Since 2004 Taseko-Gibraltar has made multiple energy and fuel saving efforts by reducing idling of machines and upgrading engines.

Since 2004 Taseko-Gibraltar has made multiple energy and fuel saving efforts by reducing idling of machines and upgrading engines.

Mining Week: Gibraltar improves environment and economic performance

BC Mining Week is an opportunity for the people and communities throughout B.C. to recognize the importance of the mining industry.

Dave Rouleau

Mining Week 2014

BC Mining Week is an opportunity for the people and communities throughout B.C. to recognize the importance of the mining industry, one of the largest and oldest industries in our province.

During this week we celebrate people, communities, and companies that make the industry successful.   Collectively, those working directly in the industry strive to make B.C. an economic and sustainable resource-based province, of which we can all be proud.

At Taseko-Gibraltar, we believe a successful balance of economic development and environmental stewardship is something to celebrate and strive for year round.

Together, our 700 employees of which 98 per cent of are based in the Cariboo, contribute to the sustainability of our company through their innovation, forward thinking, and drive for success.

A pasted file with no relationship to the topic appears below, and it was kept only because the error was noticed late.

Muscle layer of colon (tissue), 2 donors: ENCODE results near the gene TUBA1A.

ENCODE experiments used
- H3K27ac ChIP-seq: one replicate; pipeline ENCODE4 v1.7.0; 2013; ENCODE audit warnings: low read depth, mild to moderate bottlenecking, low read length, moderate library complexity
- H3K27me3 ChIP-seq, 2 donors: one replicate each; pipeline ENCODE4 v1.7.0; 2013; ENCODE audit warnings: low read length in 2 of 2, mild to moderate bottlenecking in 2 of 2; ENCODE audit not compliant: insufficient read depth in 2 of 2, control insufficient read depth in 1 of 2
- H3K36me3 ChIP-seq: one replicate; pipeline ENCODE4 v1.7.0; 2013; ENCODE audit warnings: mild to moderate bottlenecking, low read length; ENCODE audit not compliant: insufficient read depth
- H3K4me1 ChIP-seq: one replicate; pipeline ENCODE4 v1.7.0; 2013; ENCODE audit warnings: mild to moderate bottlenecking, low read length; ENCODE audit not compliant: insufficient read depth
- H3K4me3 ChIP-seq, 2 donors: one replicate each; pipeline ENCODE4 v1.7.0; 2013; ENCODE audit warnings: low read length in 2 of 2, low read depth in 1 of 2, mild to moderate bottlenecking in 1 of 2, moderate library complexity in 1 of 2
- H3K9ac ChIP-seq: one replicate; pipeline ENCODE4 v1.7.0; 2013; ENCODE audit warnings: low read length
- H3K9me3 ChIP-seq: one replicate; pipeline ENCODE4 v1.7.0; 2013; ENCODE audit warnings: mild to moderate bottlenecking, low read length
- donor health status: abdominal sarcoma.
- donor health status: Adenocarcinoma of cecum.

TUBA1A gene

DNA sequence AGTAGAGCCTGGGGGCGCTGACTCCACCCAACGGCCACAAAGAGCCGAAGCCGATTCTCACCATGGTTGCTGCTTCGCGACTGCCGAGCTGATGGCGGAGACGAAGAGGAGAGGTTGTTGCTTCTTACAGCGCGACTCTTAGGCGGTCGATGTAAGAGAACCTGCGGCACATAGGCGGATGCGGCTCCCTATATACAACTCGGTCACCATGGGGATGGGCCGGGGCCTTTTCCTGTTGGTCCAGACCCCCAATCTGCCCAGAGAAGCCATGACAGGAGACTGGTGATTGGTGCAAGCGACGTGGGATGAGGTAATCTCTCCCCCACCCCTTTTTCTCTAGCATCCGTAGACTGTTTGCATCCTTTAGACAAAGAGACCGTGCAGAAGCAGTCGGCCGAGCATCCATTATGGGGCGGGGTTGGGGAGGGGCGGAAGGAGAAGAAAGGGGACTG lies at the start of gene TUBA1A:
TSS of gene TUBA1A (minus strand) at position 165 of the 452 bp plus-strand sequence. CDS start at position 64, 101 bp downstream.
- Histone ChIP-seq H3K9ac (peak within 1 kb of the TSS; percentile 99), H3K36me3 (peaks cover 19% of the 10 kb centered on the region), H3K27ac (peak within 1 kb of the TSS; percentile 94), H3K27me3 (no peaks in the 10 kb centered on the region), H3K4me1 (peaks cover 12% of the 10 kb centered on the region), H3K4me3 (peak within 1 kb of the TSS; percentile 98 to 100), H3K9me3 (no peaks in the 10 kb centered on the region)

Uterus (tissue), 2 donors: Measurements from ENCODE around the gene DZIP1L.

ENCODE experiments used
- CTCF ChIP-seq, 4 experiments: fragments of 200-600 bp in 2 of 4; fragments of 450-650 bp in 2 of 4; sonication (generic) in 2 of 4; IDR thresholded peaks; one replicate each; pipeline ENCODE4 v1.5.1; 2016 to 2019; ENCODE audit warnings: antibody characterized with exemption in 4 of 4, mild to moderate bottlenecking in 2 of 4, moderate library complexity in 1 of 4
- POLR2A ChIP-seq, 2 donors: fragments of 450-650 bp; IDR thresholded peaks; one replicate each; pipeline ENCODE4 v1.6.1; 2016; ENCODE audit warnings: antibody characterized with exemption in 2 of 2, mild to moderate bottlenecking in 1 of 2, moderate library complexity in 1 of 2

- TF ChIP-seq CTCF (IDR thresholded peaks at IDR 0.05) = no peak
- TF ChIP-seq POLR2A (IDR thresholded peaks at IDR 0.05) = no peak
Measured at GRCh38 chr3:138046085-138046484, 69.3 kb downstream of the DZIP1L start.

Since restarting in 2004, Taseko-Gibraltar has undergone a multi-phase revitalization program, taking an old outdated mine and investing significantly into its modernization to the point where it has now become a leading state-of-the-art mining facility.

While the overarching goal of the initiative was to increase Gibraltar’s production capacity, savings in terms of energy usage and fuel consumption provide lasting economic and environmental benefit contributing to the company’s long term sustainability.  Since 2004, when our reporting process began, Taseko-Gibraltar has dramatically reduced energy consumption by approximately 386,210,874 kilowatt hours, worth an estimated $20 million dollars in savings.

Energy and fuel savings highlights include:

• The company invested $40 million on a new electrically powered in-pit crusher and conveyor system. It is estimated the new crusher reduced two haul trucks from the fleet of vehicles at the mine, thereby eliminating their greenhouse gas emissions and fuel consumption.